German camera manufacturer Leica wanted to pay tribute to heroic photographers with an advertising video. One of the featured photographers had taken a picture of a young Chinese man standing in front of a tank in the center of Beijing in June 1989. Soon after the video became available in China via streaming services in April 2019, Weibo users reacted angrily: “#Leica insults China,“ they posted. In January 2018, the US hotel group Marriott sent its customers a questionnaire that treated China, Hong Kong, and Macao as distinct regions. The Chinese government blocked the website for a week. German carmaker Mercedes-Benz in February 2018 published an Instagram post quoting the Dalai Lama. The text led to widespread indignation in China, even though the social media service is blocked there.
These three examples are by no means isolated cases. The list of companies with similar stories to tell can be extended – Audi, Delta Airlines, Dolce & Gabbana, Gap, Lotte, MAC, Medtronic, Skoda, Zara. Since 2017, communication campaigns launched by all of these international corporations were publicly criticized by China – often even sanctioned – even when the campaigns were not targeted at the Chinese market. Most of the companies had no choice but to apologize in Beijing so as not to jeopardize their market position. Beijing‘s efforts to use China’s economic power to enforce its standards internationally are a new challenge companies have to take seriously. This reflects two trends: Firstly, China has become an important market for many companies, if not their largest single market in the world – in other words, the Chinese government and public have become influential stakeholders for many companies; secondly, Beijing in recent years has greatly stepped up its efforts in the field of public diplomacy to convince foreign audiences of Chinese views – and the Chinese leadership has proved ever more willing to focus on international companies when it comes to asserting Beijing’s geopolitical ideas or gaining support for its initiatives.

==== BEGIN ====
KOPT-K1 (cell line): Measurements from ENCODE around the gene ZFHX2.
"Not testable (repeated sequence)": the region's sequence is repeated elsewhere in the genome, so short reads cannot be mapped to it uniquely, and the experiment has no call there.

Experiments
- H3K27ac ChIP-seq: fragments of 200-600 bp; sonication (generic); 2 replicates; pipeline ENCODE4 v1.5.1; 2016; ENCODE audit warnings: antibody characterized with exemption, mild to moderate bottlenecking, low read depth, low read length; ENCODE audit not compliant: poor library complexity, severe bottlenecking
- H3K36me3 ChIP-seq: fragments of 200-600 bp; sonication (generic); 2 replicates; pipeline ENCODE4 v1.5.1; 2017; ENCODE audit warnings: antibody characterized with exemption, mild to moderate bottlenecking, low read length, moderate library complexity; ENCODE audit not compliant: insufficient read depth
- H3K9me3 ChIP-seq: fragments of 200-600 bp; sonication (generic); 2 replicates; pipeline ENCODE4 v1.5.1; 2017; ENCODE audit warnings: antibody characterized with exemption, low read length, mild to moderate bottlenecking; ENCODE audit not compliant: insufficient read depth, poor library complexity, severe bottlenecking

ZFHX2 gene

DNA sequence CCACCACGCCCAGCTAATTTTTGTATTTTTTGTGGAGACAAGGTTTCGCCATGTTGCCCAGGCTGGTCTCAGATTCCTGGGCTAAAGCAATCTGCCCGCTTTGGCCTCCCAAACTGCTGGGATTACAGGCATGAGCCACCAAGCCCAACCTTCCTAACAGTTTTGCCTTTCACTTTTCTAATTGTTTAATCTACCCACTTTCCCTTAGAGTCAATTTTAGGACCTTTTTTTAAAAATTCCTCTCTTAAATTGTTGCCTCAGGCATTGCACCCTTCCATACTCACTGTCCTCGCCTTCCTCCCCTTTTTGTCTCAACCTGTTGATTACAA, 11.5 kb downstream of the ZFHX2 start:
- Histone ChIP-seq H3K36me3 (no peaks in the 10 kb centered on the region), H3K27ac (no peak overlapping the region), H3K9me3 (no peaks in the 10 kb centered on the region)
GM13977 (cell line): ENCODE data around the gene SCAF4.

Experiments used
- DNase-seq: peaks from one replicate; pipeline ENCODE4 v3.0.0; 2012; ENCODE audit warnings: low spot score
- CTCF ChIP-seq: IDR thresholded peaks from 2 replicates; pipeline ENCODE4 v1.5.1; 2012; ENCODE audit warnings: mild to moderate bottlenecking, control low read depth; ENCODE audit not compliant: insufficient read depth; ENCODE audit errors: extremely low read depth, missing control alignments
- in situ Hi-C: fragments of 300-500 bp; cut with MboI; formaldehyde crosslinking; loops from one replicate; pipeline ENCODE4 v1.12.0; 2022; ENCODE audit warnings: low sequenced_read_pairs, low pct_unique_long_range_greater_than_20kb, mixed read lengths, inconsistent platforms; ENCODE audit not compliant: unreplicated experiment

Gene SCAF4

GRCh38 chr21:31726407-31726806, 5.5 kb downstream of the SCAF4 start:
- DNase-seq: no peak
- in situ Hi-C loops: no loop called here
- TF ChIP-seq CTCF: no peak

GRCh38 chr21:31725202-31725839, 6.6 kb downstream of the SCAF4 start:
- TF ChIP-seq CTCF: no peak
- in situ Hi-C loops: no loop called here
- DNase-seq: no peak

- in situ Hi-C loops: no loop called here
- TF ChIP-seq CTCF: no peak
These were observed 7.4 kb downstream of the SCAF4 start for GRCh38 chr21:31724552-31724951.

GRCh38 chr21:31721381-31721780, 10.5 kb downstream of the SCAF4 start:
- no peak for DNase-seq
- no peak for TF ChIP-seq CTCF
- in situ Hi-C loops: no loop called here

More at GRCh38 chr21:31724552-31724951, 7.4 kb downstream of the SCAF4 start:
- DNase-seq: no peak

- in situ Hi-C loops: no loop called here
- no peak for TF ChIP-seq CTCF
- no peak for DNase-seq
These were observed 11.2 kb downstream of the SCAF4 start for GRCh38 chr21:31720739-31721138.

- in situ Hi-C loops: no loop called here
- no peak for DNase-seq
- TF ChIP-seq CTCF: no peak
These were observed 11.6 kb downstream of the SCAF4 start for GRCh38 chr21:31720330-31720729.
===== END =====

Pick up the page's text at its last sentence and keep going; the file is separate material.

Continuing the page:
The Chinese Foreign Ministry in 2004 created a department for public diplomacy under the purview of the information department. An extensive network of state actors, state-financed media, and public-diplomacy instruments has appeared since then. This article looks at China’s public diplomacy efforts and takes them to encompasses the various activities of the Chinese party and state leadership that serve to propagate their ideas, values, and (geo) political ideals. Public diplomacy includes instruments that can, on the one hand, coerce or incentivize cooperative behavior, and, on the other hand, sanction undesired behavior. It is essential to understand these instruments can have an effect on corporate communications activities outside China. Public diplomacy has to be treated as a corporate risk that continually has the potential to turn into a cross-border organizational and reputational crisis.China Monitor Diplomacy
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